A sign requiring make is seen Wednesday near diners eating at a restaurant on the River Walk in San Antonio. Credit: Eric Gay / AP

WASHINGTON — A day after Gov. Greg Abbott announced an end to all pandemic-related precautions in Texas, President Joe Biden slammed him Wednesday for putting lives at risk by clinging to “Neanderthal thinking” rather than heeding advice from the nation’s top scientists.

“I think it’s a big mistake,” Biden told reporters during an Oval Office meeting with lawmakers. “We are on the cusp of being able to fundamentally change the nature of this disease because of the way in which we’re able to get vaccines in people’s arms. … The last thing we need is Neanderthal thinking that in the meantime, everything’s fine, take off your mask. Forget it. It still matters.”

He noted the death toll, 511,874 Americans at last count.

“We’re going to lose thousands more. … We’ll not have everybody vaccinated until sometime in the summer,” Biden said. “It’s critical, critical, critical, critical that they follow the science. Wash your hands, hot water. Do it frequently, wear a mask and stay socially distanced. And I know you all know that I wish the heck some of our elected officials knew it.”

The nation’s top infectious disease experts have expressed disappointment at Abbott’s decision to end all restrictions starting next Wednesday, calling the move premature and warning it could lead to a resurgence of the outbreak that has cost 43,266 lives in Texas.

“We at the CDC have been very clear that now is not the time to release all restrictions,” said Dr. Rochelle Walensky, director of the Centers for Disease Control and Prevention, asked about Texas’ change of policy during a White House briefing.

Abbott announced the move on Tuesday, boasting that Texas would be “100% open” as of March 10. Under his order, Texans will no longer be required to wear face masks, and all businesses will be allowed to operate at full capacity.

Mississippi made a similar announcement.

Dr. Anthony Fauci, director of the National Institute of Allergy and Infectious Diseases, called the decisions to scrap mask mandates “ill-advised” and “really quite risky.”

Abbott avoided taking on Fauci and the other medical experts. But he hit back at Biden for “recklessly endangering the lives of Texans,” referring to a report that in recent weeks, federal authorities released more than 100 migrants in Brownsville who later tested positive for COVID-19 at the city’s bus station.

“President Biden’s administration itself is exposing Texans and Americans to COVID-19 through illegal immigrants that they are allowing to come into the state of Texas,” Abbott told KPRC-TV in Houston. “He is bringing in people with COVID-19 and releasing them into our communities.”

Abbott and Biden spent hours together on Friday in Houston with no hint of animosity. The president assessed Texas’ recovery from the previous week’s statewide power failures and toured a vaccination “super site” at NRG Park capable of delivering 6,000 shots per day.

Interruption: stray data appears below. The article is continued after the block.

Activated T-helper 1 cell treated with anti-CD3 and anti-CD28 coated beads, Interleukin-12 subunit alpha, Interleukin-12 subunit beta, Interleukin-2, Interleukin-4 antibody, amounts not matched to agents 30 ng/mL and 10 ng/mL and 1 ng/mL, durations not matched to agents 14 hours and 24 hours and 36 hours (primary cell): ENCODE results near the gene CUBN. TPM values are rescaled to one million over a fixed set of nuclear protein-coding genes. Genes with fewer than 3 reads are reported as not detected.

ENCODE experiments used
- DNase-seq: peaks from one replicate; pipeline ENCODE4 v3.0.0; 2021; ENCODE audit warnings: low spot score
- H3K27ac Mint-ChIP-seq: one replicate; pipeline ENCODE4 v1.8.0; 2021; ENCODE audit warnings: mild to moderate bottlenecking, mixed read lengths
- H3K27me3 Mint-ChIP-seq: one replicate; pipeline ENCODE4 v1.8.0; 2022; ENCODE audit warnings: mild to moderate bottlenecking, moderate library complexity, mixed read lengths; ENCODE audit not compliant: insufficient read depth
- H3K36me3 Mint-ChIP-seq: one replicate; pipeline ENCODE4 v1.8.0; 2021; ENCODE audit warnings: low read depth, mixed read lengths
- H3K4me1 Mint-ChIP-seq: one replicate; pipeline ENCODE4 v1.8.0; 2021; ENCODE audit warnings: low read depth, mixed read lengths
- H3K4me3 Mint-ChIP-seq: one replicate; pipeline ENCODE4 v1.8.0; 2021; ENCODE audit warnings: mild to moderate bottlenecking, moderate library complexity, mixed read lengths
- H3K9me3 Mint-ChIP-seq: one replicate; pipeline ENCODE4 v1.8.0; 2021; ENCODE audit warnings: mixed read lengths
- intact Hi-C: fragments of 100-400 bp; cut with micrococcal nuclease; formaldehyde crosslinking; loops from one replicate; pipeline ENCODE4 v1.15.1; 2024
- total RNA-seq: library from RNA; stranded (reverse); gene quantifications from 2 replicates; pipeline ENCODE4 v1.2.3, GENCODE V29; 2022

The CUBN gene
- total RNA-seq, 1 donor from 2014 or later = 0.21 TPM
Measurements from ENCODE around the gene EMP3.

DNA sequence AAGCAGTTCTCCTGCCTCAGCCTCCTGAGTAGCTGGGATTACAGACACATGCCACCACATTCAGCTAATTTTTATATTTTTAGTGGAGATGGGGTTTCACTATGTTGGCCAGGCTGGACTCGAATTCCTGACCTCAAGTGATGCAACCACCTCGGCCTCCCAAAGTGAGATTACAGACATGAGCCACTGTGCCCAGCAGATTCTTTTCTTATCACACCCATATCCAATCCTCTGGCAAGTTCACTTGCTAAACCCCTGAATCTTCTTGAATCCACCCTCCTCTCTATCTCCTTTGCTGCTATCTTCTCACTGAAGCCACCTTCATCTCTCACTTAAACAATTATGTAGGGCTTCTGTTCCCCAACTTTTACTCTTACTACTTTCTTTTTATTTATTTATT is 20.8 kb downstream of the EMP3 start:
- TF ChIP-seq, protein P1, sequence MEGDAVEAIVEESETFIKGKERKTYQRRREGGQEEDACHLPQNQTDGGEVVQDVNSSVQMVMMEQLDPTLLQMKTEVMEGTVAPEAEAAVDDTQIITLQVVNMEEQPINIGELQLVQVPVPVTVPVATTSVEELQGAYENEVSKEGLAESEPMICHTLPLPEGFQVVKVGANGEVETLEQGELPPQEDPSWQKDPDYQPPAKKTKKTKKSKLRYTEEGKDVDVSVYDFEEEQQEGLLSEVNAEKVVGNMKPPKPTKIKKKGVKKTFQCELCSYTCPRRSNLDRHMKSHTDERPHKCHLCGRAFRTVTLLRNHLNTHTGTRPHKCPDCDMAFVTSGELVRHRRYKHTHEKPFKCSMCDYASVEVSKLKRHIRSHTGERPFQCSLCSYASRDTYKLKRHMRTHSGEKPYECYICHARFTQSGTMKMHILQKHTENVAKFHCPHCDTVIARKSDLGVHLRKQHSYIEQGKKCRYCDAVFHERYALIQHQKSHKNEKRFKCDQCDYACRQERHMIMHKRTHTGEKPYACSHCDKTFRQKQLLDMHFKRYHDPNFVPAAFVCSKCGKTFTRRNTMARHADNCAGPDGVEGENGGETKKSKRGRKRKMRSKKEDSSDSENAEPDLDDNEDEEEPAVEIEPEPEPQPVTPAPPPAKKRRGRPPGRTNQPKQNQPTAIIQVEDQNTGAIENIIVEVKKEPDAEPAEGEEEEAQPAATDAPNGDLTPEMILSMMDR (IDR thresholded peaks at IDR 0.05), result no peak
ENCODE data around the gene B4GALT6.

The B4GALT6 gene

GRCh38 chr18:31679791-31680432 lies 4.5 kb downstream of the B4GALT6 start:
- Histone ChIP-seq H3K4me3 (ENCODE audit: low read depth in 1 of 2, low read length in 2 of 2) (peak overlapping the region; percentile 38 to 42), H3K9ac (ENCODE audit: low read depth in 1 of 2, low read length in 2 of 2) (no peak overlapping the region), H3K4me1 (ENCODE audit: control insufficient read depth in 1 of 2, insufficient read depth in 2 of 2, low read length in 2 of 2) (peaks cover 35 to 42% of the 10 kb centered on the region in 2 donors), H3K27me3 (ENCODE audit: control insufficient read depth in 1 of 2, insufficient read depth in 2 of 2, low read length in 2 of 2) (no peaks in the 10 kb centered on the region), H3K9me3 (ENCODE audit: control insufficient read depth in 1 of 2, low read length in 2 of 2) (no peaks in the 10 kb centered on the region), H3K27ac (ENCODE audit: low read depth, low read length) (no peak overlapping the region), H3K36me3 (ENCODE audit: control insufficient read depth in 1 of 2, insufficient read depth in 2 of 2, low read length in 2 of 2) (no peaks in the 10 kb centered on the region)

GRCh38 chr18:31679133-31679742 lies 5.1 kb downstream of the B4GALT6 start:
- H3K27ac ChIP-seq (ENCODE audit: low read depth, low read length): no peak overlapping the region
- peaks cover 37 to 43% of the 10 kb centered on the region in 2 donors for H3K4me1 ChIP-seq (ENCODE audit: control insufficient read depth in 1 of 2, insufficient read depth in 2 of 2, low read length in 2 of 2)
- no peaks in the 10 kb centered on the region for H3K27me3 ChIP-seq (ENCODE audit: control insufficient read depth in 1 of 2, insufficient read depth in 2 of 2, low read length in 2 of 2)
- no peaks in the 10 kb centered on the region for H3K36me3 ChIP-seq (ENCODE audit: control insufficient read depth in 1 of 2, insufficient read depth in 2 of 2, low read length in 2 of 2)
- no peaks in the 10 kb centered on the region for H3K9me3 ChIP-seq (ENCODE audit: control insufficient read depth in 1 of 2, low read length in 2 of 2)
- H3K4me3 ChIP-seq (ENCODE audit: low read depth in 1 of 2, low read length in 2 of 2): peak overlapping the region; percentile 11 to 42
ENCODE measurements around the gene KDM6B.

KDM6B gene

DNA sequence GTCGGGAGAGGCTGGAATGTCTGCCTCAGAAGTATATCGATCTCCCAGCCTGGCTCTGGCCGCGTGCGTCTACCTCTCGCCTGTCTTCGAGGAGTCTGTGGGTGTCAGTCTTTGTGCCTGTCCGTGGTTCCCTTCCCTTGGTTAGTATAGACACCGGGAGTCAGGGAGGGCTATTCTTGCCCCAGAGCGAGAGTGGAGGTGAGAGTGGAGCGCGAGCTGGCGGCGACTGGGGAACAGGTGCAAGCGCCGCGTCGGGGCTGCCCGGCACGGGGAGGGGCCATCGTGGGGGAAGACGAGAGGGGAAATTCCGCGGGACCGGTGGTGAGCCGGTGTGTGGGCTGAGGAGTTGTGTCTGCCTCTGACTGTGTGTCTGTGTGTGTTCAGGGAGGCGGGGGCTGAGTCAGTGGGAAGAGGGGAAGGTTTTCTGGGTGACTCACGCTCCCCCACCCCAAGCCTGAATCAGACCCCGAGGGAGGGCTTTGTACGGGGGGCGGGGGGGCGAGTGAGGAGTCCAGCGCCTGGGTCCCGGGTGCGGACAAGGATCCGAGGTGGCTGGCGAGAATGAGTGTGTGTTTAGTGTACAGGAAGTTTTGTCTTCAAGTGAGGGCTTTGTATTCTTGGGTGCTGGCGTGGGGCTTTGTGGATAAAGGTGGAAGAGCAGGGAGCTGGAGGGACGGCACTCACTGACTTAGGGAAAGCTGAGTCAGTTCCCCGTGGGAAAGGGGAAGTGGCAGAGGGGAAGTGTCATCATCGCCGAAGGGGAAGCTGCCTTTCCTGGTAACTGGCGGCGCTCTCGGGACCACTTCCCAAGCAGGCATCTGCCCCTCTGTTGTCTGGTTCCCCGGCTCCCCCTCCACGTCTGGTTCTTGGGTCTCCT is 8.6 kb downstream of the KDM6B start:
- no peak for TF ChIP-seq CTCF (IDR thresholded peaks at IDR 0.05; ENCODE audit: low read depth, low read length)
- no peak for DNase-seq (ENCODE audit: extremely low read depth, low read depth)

At no point did Abbott indicate that he would soon abandon the pandemic-control measures advocated by federal public health authorities.

U.S. Rep. Lance Gooden, a Republican, echoed Abbott’s line of attack, accusing Biden of misplaced priorities in pressuring Texas over masks while doing little to keep out migrants.

“Some are bringing the disease with them,” he asserted on Fox Business.

“If Joe Biden would actually come out and secure the border I would wear five masks a day,” Gooden said. “Our numbers are down. Businesses have been crushed across the nation, including in Texas, and we don’t think it’s a Neanderthal thought that the people of Texas, or all Americans for that matter, can make the decision for themselves. The governor did not … ban masks. He just eliminated the mandate to wear them.”

Evidence from fossils and DNA indicates that Neanderthals and homo sapiens had a common ancestor about 600,000 years ago. Modern humans arrived in Europe from Africa about 45,000 years ago and about 5,000 later, their thick-browed cousins abruptly disappeared. Calling someone a Neanderthal has long been an insult connoting low intelligence.

At the U.S. Capitol, Texas Sen. John Cornyn, who also joined Biden in Houston, defended Abbott against the criticism.

“President Biden has a lot of problems to take care of. … And so I don’t think he’s got a lot to say about preaching to my state about how to handle this COVID-19 virus,” he said, adding that “the fact of the matter is, if you want to wear a mask you can still wear a mask.”

But public health experts say voluntary masking isn’t enough. Only widespread masking will keep down the spread as mass vaccinations ramp up, though the federal government lacks authority to mandate that at the state level.

Andy Slavitt, White House senior adviser for COVID-19 Response, called masks “critically important,” noting the emphasis Biden has put on mask-wearing.

“I don’t think he could be possibly any clearer about the need for masks,” Slavitt said. “We know that it can save tens of thousands of lives if people do this, and we strongly encourage people to continue to wear masks.”

Walensky urged Texans to voluntarily take the precautions the state will no longer require.

“As we scale up vaccination we really do need to decrease the amount of virus that is circulating,” she said. “Every individual is empowered to do the right thing here, regardless of what the states decide — for personal health, for public health, for their health of their loved ones and communities. I would still encourage individuals to wear masks, to socially distance, and to do the right thing to protect their own house.”

Story by Todd J. Gillman, The Dallas Morning News.